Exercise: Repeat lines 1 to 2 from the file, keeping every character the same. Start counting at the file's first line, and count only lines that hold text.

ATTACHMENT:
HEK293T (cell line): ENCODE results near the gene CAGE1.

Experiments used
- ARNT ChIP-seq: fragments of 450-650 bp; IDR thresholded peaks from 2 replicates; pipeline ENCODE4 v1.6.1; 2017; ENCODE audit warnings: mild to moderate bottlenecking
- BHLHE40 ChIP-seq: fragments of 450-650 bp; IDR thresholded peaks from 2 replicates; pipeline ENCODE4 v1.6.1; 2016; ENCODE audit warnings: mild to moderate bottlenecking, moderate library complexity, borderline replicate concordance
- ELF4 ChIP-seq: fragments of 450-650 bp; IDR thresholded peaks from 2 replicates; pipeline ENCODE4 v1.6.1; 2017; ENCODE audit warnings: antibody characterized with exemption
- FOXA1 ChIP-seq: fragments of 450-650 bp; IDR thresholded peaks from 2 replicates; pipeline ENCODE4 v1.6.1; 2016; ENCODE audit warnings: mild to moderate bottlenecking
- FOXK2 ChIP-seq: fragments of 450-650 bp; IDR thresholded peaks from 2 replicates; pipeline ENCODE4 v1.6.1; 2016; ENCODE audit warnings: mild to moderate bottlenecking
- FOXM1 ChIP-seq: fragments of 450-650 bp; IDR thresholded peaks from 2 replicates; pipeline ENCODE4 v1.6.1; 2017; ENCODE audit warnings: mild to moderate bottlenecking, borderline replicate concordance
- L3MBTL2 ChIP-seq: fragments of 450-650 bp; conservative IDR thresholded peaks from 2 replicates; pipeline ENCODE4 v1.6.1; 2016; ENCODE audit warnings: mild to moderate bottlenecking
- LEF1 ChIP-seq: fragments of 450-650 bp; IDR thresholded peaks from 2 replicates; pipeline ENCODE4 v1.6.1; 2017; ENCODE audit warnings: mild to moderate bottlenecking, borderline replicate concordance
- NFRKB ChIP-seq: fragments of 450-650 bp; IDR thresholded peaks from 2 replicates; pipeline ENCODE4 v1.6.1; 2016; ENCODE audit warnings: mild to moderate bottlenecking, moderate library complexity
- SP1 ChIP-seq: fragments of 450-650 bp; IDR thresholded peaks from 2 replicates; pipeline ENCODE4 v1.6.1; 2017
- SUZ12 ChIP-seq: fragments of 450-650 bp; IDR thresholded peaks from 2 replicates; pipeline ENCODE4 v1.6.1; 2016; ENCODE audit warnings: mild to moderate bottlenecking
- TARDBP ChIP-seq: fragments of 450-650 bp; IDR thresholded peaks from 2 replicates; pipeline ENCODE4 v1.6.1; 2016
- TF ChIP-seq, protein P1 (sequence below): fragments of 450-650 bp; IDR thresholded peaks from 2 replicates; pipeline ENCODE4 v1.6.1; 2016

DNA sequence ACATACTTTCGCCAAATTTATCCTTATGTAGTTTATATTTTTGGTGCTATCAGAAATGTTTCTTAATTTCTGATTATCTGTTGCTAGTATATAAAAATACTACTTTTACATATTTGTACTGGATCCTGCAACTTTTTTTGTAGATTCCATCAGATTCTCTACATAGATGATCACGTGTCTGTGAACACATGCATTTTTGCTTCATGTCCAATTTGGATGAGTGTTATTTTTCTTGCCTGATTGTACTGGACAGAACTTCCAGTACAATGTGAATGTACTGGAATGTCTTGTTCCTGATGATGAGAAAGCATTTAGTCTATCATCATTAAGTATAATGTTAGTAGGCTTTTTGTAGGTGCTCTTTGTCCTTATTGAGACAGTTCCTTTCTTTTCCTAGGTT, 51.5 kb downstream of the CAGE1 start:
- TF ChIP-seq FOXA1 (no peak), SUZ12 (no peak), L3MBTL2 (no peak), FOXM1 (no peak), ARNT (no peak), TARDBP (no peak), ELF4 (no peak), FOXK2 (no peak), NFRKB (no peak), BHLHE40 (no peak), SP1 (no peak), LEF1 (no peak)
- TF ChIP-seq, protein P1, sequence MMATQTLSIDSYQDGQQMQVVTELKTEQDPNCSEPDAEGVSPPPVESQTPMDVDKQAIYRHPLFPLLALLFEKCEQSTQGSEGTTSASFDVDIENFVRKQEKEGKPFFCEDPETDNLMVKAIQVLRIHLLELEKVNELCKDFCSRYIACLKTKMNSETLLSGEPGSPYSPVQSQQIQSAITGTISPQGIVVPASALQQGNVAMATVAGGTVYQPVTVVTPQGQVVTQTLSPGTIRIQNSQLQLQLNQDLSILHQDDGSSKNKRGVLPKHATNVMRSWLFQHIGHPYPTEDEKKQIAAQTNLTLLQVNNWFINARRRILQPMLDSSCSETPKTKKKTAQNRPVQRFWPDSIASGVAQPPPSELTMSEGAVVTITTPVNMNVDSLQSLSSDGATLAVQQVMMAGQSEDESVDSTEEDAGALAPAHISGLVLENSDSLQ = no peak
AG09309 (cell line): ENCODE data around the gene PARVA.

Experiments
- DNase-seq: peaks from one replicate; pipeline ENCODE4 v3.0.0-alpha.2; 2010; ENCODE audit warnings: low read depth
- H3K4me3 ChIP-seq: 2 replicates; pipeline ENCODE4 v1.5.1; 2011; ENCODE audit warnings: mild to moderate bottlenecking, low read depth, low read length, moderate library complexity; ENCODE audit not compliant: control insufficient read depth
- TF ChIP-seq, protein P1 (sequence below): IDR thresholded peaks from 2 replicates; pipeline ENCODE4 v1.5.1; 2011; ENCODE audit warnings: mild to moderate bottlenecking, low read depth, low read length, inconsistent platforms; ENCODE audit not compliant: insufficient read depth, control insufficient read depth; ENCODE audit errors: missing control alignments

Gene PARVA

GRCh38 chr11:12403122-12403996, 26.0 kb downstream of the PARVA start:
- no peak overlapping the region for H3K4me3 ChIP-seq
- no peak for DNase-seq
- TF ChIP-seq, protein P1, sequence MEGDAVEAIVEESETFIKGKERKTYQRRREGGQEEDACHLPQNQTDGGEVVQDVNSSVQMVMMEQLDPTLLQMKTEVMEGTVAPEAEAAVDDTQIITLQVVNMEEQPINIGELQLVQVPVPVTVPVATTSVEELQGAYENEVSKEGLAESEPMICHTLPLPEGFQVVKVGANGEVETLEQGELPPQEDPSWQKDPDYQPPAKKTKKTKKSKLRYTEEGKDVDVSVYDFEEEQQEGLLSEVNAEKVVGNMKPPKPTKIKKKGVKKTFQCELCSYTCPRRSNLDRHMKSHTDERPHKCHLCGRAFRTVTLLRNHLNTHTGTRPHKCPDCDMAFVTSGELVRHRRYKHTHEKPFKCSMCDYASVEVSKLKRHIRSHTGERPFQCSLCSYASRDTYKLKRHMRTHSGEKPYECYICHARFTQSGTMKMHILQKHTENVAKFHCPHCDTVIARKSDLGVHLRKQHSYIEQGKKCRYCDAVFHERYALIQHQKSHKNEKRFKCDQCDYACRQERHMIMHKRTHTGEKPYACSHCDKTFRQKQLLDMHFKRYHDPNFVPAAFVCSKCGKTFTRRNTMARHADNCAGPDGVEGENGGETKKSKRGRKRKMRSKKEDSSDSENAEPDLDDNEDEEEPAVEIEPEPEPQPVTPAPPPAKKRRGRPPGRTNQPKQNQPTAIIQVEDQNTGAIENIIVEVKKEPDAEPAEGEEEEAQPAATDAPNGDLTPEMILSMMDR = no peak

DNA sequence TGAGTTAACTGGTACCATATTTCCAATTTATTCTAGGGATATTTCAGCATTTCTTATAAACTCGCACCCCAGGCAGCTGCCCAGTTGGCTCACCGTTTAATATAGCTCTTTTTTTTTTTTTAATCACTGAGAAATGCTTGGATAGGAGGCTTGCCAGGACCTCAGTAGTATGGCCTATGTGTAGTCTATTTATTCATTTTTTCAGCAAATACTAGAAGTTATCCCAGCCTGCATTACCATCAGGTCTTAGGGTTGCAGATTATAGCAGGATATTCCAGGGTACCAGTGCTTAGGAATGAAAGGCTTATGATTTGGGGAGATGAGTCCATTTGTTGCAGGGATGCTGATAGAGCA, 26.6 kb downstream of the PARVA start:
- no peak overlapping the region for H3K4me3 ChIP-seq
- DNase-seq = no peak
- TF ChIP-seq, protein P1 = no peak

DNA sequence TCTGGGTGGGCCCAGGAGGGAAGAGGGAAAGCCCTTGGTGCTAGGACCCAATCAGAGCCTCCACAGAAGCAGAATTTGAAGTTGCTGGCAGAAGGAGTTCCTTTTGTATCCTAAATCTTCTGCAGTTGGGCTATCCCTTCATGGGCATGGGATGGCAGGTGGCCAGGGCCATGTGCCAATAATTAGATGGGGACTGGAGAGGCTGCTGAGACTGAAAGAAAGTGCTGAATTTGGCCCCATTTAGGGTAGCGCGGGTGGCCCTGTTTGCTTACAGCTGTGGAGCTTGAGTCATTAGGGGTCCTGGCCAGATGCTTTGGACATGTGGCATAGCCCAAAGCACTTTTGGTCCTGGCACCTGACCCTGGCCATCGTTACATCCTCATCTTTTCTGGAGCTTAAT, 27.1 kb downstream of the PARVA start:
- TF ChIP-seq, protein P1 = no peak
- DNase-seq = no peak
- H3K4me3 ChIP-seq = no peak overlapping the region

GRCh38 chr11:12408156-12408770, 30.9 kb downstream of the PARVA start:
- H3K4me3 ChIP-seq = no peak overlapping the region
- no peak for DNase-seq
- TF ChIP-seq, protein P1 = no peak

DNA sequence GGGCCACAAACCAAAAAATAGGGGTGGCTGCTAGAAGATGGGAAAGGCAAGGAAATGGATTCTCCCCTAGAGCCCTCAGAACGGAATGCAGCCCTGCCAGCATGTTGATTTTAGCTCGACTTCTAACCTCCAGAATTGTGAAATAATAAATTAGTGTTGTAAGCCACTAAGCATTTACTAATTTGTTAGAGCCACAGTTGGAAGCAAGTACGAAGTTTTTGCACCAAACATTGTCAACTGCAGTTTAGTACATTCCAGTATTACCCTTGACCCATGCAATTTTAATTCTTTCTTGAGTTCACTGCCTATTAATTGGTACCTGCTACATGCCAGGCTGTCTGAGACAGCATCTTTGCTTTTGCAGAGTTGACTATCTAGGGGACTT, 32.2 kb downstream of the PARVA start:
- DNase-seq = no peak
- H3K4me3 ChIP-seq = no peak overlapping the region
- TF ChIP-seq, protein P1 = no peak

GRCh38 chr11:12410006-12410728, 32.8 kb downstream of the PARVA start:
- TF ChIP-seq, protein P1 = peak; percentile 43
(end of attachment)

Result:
HEK293T (cell line): ENCODE results near the gene CAGE1.

Experiments used